*Adapted from Linda V. Berens and Dario Nardi, Understanding Yourself and Others: An Introduction to the Personality Type Code (Used with permission)

INFORMATION-ACCESSING PROCESSES—Perception
Se Extraverted Sensing: Experiencing the immediate context; taking action in the physical world; noticing changes and opportunities for action; accumulating experiences; scanning for visible reactions and relevant data; recognizing "what is." Noticing what was available, trying on different items, and seeing how they look.
Si Introverted Sensing: Reviewing past experiences; "what is" evoking "what was"; seeking detailed information and links to what is known; recalling stored impressions; accumulating data; recognizing the way things have always been. Remembering the last time you wore a particular item or the last time you were at a similar event—maybe even remembering how you felt then.
Ne Extraverted iNtuiting: Interpreting situations and relationships; picking up meanings and interconnections; being drawn to change "what is" for "what could possibly be"; noticing what is not said and threads of meaning emerging across multiple contexts. Noticing the possible meanings of what you might wear: "Wearing this might communicate…"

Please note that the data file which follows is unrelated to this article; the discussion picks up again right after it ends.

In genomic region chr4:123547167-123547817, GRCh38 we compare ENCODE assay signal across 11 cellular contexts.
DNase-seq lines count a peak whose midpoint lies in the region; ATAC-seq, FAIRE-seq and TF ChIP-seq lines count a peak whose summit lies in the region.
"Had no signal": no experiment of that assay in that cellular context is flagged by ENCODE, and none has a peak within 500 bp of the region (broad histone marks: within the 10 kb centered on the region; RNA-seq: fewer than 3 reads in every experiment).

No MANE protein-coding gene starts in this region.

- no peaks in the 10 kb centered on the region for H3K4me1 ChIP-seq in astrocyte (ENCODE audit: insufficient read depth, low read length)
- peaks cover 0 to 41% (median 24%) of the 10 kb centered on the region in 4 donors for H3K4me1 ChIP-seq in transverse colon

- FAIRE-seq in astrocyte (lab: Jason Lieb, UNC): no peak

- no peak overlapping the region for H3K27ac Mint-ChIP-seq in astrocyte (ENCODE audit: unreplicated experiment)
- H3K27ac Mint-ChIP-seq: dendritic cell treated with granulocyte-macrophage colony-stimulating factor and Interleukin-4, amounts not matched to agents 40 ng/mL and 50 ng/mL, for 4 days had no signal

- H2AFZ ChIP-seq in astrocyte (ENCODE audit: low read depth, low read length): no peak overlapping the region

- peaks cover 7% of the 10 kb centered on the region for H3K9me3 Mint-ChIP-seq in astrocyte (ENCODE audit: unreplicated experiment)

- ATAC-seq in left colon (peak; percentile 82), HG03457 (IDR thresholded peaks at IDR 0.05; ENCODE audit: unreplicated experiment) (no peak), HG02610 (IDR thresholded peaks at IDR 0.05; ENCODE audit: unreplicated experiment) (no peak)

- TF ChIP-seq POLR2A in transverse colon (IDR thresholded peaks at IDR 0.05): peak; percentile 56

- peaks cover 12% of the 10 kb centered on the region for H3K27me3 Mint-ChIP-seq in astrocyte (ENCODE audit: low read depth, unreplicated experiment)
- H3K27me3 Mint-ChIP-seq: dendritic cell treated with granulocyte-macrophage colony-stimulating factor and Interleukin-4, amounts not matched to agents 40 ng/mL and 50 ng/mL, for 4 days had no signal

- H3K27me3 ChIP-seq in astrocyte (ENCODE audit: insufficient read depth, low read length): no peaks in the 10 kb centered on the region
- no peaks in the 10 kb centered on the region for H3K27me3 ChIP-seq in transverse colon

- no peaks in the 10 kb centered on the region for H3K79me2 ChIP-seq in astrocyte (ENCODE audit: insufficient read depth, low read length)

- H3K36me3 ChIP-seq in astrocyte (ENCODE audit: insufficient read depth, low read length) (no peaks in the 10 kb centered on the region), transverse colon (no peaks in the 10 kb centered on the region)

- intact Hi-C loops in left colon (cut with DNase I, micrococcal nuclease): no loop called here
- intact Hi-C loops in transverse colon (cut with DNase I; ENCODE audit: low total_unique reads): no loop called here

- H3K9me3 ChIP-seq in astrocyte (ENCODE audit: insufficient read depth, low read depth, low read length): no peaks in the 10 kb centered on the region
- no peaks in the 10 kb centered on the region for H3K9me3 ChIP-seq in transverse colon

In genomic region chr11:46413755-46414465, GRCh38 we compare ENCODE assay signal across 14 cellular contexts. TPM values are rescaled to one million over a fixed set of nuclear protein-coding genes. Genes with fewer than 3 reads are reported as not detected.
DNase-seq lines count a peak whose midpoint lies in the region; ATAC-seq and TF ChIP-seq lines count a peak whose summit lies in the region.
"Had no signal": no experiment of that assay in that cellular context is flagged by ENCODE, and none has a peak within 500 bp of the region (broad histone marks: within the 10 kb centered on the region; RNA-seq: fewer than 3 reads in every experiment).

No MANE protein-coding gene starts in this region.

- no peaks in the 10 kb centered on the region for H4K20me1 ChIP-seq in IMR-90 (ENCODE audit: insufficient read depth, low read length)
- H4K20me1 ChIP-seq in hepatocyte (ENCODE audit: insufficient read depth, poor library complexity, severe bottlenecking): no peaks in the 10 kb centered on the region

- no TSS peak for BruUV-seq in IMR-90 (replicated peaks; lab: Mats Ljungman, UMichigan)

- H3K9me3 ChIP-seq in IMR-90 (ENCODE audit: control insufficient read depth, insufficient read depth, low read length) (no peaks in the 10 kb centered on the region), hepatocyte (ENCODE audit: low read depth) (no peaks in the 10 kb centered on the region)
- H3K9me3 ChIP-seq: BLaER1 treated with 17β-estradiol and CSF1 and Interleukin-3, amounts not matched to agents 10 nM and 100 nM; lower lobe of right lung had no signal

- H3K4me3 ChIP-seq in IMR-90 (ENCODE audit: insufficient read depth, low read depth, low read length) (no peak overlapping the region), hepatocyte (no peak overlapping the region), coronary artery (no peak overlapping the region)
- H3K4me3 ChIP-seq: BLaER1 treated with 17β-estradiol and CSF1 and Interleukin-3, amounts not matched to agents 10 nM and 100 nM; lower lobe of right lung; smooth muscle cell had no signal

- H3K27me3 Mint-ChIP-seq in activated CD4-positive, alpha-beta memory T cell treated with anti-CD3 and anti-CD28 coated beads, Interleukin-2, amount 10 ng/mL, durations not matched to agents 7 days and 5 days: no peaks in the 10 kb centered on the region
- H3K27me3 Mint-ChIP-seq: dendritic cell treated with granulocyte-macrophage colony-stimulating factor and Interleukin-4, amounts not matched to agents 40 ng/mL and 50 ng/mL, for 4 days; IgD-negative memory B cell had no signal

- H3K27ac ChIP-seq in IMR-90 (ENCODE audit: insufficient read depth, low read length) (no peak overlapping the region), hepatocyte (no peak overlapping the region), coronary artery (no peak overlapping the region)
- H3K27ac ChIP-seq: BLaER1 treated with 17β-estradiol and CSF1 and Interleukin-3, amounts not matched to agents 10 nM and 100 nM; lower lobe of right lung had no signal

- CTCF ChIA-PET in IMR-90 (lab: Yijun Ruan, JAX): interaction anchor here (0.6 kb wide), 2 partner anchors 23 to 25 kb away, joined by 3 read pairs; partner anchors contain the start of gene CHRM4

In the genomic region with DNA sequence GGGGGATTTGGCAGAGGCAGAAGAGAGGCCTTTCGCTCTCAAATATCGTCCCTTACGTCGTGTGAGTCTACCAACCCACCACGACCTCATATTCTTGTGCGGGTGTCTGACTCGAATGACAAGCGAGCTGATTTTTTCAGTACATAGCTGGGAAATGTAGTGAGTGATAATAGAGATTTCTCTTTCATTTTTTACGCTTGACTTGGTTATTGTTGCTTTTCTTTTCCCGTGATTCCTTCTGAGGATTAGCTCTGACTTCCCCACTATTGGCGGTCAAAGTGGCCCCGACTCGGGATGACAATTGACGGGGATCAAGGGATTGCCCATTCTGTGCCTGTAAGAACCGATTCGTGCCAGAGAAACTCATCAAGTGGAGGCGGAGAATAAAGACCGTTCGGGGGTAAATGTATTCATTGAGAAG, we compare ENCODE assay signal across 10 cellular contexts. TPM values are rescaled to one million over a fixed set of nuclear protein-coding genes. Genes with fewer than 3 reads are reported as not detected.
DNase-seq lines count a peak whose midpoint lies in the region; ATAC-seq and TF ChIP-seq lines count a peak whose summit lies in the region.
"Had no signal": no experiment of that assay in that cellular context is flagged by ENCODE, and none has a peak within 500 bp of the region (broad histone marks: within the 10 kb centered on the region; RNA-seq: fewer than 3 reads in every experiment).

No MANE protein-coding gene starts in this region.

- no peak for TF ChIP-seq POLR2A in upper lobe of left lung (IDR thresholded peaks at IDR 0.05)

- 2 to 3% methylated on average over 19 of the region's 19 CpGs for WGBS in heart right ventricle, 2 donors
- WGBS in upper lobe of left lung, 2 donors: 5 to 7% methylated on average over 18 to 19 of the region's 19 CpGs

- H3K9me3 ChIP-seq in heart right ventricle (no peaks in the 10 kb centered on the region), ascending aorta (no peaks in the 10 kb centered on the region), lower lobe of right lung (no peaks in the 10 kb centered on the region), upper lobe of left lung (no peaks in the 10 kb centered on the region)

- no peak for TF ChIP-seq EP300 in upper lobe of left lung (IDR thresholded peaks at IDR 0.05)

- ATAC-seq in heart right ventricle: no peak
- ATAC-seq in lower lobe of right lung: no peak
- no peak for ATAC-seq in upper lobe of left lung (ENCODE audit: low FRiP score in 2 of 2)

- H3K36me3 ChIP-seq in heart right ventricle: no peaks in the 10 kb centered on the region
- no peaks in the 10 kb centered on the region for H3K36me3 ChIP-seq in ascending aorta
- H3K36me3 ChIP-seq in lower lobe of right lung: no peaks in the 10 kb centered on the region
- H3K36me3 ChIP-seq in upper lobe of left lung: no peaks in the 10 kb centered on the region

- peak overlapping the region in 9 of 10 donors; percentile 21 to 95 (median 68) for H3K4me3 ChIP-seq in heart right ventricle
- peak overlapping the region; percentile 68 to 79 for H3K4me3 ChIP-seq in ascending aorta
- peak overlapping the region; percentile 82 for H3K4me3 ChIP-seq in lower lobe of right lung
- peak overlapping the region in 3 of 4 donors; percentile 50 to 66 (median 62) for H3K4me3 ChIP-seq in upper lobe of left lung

Ni Introverted iNtuiting: Foreseeing implications and likely effects without external data; realizing "what will be"; conceptualizing new ways of seeing things; envisioning transformations; getting an image of profound meaning or far-reaching symbols. Envisioning yourself in an outfit or maybe envisioning yourself being a certain way.
ORGANIZING-EVALUATING PROCESSES—Judgment
Te Extraverted Thinking: Segmenting; organizing for efficiency; systematizing; applying logic; structuring; checking for consequences; monitoring for standards or specifications being met; setting boundaries, guidelines, and parameters; deciding if something is working or not. Sorting out different colors and styles; thinking about the consequences, as in "Since I have to stand all day…"
Ti Introverted Thinking: Analyzing; categorizing; evaluating according to principles and whether something fits the framework or model; figuring out the principles on which something works; checking for inconsistencies; clarifying definitions to get more precision. Analyzing your options using principles like comfort or "Red is a power color."
Fe Extraverted Feeling: Connecting; considering others and the group-organizing to meet their needs and honor their values and feelings; maintaining societal, organizational, or group values; adjusting to and accommodating others; deciding if something is appropriate or acceptable to others. Considering what would be appropriate for the situation: "One should or shouldn't wear…" or "People will think…"
Fi Introverted Feeling: Valuing; considering importance and worth; reviewing for incongruity; evaluating something based on the truths on which it is based; clarifying values to achieve accord; deciding if something is of significance and worth standing up for. Evaluating whether you like an outfit or not: "This outfit suits me and feels right."